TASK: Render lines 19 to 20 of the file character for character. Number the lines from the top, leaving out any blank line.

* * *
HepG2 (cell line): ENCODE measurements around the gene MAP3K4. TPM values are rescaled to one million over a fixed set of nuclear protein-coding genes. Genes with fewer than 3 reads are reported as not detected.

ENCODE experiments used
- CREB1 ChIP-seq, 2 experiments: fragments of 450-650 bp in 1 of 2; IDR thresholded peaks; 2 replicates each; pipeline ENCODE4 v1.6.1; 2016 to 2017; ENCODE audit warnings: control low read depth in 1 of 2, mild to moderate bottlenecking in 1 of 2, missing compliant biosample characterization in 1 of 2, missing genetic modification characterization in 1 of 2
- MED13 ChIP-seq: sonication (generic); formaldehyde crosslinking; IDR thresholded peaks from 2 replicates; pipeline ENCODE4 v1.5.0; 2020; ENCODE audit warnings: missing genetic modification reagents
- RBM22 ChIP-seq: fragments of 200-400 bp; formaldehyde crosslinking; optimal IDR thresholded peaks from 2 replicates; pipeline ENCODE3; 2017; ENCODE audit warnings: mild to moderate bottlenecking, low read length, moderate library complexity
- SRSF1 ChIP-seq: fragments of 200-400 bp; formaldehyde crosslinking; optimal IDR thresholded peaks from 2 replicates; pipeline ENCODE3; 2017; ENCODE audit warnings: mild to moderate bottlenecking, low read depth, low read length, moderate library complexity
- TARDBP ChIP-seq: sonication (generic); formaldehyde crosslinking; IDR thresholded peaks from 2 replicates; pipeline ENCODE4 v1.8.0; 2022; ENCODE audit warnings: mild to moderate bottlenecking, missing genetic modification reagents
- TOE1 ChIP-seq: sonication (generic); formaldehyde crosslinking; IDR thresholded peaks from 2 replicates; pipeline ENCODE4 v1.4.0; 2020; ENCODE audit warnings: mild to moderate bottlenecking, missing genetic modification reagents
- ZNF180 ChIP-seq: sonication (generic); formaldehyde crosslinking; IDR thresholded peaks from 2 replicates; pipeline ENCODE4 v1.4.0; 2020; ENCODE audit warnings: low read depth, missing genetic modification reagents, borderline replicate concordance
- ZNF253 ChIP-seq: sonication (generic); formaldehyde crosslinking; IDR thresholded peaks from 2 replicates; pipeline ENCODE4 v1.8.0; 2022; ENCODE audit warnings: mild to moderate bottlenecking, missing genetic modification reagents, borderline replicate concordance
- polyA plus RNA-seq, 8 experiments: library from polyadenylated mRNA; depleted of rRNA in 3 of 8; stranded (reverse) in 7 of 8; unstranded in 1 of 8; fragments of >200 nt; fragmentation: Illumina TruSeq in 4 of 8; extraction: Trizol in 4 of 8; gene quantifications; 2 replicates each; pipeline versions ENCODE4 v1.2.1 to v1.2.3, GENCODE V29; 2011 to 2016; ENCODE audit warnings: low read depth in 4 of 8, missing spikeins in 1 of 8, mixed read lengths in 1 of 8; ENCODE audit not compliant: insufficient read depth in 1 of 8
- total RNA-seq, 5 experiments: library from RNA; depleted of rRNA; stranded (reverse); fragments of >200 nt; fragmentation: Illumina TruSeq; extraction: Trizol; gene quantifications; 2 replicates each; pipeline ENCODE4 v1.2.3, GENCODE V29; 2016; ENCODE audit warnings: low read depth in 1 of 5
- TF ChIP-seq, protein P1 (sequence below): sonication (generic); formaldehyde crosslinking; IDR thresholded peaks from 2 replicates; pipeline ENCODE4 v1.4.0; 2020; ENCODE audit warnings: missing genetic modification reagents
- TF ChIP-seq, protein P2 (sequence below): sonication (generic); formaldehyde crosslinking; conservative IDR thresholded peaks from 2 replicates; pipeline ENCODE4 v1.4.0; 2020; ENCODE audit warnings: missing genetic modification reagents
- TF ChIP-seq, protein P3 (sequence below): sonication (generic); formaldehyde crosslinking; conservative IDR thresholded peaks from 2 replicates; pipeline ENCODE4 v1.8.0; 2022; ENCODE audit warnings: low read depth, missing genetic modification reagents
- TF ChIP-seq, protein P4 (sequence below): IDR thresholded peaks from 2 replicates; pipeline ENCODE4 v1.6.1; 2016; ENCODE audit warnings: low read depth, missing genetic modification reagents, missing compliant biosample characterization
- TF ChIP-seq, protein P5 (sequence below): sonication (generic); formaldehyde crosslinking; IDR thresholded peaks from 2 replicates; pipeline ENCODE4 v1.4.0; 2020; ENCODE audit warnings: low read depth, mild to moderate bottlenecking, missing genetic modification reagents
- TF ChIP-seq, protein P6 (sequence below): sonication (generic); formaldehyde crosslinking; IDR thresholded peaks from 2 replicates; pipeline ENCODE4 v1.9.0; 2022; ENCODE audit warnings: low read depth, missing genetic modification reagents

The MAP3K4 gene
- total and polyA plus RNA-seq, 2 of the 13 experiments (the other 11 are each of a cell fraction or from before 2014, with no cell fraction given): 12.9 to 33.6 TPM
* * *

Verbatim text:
The MAP3K4 gene
- total and polyA plus RNA-seq, 2 of the 13 experiments (the other 11 are each of a cell fraction or from before 2014, with no cell fraction given): 12.9 to 33.6 TPM